I love it when the Paralympics are on. For two straight weeks, disabled athletes are in the spotlight.

I still remember the atmosphere surrounding the London Paralympics. Up until that point, the Paralympics always seemed a last gasp effort next to the main show, but in 2012 they built it up as something special, as a revival and a sort of enhancement of what had come before.

It was great. Channel 4 dubbed athletes as “superhuman”, encouraging viewers to see chairs, false legs and other aids as positive  things, like add-ons in a video game.

What really hit me was hearing viewers cheering the athletes on. Suddenly disabled people were being supported and sometimes booed for their efforts or lack thereof. Athletes were being shown as people full of desires and passions and also bad tempers when it came to losing.

When the hype of the London Olympics was over, I nervously expected people to ignore its younger sibling show, but it became an event of its own. It still appeared on the news (albeit slightly below the headline slot), you could stream a lot of events, and Channel 4 gave it a fair amount of coverage (although they still needed to fit Deal or No Deal in there.) At one point the view count for Channel 4’s coverage reached 6 million. Madness.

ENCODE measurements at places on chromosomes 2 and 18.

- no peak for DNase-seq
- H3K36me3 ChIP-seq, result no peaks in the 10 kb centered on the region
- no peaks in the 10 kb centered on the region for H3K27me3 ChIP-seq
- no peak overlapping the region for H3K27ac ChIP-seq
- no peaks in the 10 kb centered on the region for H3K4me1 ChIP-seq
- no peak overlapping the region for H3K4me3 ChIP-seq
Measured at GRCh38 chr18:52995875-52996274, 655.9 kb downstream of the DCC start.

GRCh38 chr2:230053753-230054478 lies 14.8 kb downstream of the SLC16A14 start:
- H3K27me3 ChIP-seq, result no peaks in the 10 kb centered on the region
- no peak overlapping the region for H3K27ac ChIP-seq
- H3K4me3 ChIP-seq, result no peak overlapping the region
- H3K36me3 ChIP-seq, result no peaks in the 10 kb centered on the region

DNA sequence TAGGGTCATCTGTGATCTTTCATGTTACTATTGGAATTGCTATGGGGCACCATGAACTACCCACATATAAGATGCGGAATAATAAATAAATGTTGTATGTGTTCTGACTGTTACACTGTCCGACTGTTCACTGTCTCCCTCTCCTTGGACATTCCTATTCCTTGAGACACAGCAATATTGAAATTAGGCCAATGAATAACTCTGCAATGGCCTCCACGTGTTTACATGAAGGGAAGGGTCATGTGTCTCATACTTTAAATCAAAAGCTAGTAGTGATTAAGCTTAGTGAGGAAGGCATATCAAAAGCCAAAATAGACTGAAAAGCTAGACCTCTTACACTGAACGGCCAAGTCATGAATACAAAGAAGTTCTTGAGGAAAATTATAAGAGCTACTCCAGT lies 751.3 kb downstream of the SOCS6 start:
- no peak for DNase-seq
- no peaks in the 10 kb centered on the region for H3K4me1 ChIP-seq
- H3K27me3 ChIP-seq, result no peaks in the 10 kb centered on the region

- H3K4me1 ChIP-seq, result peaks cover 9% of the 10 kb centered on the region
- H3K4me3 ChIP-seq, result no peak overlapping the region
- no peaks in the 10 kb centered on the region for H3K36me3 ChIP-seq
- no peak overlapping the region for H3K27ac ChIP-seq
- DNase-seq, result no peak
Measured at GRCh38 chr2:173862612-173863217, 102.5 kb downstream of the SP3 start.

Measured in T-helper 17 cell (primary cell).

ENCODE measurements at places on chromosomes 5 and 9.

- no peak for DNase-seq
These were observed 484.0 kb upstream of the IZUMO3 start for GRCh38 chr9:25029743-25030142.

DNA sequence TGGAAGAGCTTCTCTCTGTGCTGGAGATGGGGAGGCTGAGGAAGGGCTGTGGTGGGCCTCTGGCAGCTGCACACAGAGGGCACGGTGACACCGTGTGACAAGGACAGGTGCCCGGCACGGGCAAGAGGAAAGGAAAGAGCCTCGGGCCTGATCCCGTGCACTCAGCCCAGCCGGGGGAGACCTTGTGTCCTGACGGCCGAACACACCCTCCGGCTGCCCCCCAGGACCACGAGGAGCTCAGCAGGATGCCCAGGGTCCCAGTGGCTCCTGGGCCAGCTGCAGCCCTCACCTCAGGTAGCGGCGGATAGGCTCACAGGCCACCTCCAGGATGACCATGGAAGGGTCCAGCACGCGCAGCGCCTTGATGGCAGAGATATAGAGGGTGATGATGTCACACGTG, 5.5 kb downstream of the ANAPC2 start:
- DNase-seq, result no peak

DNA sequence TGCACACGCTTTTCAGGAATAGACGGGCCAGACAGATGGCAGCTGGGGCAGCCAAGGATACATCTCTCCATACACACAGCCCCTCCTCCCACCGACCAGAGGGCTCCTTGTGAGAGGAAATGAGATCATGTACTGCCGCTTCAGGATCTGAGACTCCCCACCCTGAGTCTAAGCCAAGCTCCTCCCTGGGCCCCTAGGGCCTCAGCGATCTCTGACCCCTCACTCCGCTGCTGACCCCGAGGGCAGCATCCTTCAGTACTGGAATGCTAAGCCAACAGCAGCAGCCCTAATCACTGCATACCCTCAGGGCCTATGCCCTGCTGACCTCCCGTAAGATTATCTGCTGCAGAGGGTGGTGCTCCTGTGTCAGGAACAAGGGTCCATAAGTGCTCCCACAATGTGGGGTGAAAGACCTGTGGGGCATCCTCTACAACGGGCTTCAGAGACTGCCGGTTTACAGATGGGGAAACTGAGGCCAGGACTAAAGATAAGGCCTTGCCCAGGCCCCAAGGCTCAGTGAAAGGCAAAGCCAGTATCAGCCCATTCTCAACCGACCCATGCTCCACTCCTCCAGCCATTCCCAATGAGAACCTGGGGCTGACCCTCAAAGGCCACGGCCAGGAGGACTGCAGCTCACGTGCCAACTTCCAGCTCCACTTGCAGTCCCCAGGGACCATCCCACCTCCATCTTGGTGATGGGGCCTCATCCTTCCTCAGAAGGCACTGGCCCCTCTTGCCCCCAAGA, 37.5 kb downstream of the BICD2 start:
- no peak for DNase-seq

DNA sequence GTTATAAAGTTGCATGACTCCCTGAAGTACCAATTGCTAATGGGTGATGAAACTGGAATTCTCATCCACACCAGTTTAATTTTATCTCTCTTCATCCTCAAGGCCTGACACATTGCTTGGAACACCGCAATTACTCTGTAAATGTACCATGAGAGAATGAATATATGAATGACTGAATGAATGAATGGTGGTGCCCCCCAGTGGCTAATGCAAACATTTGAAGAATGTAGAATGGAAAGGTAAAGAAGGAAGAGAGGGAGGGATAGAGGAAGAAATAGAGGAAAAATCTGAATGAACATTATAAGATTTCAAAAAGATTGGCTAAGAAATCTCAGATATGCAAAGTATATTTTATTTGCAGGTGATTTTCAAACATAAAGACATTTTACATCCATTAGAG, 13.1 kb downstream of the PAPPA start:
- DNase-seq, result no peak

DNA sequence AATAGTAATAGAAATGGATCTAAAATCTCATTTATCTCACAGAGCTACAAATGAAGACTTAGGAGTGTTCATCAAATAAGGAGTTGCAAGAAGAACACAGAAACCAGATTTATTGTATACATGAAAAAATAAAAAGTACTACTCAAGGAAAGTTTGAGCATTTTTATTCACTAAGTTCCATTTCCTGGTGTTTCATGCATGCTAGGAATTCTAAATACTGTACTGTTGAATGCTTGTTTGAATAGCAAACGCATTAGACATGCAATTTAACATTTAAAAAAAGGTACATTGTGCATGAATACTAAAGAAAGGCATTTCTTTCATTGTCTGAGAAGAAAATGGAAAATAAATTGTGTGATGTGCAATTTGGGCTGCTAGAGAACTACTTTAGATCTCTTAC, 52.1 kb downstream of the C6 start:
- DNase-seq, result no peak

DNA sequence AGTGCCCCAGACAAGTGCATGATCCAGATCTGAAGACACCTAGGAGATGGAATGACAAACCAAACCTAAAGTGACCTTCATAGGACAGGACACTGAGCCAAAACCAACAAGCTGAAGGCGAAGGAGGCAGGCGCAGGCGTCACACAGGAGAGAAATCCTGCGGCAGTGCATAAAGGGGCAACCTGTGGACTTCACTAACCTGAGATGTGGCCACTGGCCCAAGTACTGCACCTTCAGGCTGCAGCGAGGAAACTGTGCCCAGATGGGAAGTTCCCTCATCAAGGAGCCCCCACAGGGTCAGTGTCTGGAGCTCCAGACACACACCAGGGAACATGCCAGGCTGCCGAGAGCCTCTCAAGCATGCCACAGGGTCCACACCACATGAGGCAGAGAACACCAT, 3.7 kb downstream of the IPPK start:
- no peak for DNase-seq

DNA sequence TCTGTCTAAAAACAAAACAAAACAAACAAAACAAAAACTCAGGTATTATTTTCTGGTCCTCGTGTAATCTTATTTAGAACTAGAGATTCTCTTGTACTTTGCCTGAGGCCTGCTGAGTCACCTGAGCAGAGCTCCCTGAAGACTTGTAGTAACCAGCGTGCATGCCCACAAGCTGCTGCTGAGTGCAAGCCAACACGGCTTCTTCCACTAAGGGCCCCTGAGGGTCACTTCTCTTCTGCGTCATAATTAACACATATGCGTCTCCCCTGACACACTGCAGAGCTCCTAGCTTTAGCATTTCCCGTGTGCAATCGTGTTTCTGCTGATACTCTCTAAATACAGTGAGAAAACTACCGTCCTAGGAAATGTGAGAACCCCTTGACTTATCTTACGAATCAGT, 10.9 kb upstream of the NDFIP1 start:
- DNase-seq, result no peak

Partway through it suddenly dawned on me: what a great way to change attitudes to disability. Disabled athletes were being portrayed as heroes. Kids could look up to them. Adults could watch their performances in awe. People who for some reason think every disabled person unintelligent or miserable would see their presumptions collapse before their very eyes as athletes joked around, laughed, cried and bulged with pride.

Surely loads of things would change now. Every building would have good access for starters, because what if a local hero wanted to get in? And attitudes would definitely change. Everyone once ignorant would now realise that, more likely than not, I had a brain, passions and wasn’t very scary at all.

Not really. But I’m sure plenty has changed outside my anecdotal evidence. The Paralympics is awareness done right. You don’t have to head to any meetings or listen to any talks. You just have fun watching sport and athletics and acknowledge for yourself how disability works. Let your curiosity run wild. Look at the stumps, the wounds, the spasms. Now get to know the people behind such aesthetics. See how they’re just like you, albeit more fit and determined perhaps.

Rio did an OK job last year. Arenas filled up more as the event went on. There were money problems and Rio apparently doesn’t have anything to boast of when it comes to accessibility, but overall it wasn’t bad. I hope the sense of competition continues into the next one as Tokyo try to top Rio in terms of scale and style.


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